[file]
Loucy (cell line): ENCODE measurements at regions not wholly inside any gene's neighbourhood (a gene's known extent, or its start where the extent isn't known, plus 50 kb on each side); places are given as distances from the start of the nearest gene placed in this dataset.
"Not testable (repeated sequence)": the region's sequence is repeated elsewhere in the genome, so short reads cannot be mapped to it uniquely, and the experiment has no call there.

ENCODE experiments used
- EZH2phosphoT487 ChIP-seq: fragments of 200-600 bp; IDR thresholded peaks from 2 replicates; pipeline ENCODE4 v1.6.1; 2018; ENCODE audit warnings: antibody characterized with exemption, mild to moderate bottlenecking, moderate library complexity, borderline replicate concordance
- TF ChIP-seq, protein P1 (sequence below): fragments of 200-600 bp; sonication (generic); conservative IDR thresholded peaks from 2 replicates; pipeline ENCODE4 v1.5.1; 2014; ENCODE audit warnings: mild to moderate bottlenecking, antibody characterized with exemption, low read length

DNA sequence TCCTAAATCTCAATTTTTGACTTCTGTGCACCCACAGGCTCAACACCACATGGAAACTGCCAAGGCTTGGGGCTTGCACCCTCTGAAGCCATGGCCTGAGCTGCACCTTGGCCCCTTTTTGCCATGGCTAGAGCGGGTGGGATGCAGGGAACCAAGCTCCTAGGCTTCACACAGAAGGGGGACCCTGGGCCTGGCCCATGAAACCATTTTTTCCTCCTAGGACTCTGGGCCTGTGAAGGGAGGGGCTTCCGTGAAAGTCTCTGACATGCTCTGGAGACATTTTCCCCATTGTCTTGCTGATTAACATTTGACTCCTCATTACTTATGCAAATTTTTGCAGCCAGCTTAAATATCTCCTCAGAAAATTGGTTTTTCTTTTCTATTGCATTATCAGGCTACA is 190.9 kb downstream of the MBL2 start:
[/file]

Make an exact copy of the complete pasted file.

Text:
Loucy (cell line): ENCODE measurements at regions not wholly inside any gene's neighbourhood (a gene's known extent, or its start where the extent isn't known, plus 50 kb on each side); places are given as distances from the start of the nearest gene placed in this dataset.
"Not testable (repeated sequence)": the region's sequence is repeated elsewhere in the genome, so short reads cannot be mapped to it uniquely, and the experiment has no call there.

ENCODE experiments used
- EZH2phosphoT487 ChIP-seq: fragments of 200-600 bp; IDR thresholded peaks from 2 replicates; pipeline ENCODE4 v1.6.1; 2018; ENCODE audit warnings: antibody characterized with exemption, mild to moderate bottlenecking, moderate library complexity, borderline replicate concordance
- TF ChIP-seq, protein P1 (sequence below): fragments of 200-600 bp; sonication (generic); conservative IDR thresholded peaks from 2 replicates; pipeline ENCODE4 v1.5.1; 2014; ENCODE audit warnings: mild to moderate bottlenecking, antibody characterized with exemption, low read length

DNA sequence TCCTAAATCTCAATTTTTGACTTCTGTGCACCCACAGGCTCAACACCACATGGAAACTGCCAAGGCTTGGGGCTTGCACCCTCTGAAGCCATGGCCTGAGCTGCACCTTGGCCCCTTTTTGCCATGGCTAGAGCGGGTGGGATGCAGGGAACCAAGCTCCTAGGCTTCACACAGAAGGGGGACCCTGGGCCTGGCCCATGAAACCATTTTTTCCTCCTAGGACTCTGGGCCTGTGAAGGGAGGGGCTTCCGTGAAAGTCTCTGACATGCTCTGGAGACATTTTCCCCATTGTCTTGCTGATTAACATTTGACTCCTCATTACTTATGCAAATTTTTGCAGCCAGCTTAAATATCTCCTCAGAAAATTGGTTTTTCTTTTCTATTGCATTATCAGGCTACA is 190.9 kb downstream of the MBL2 start: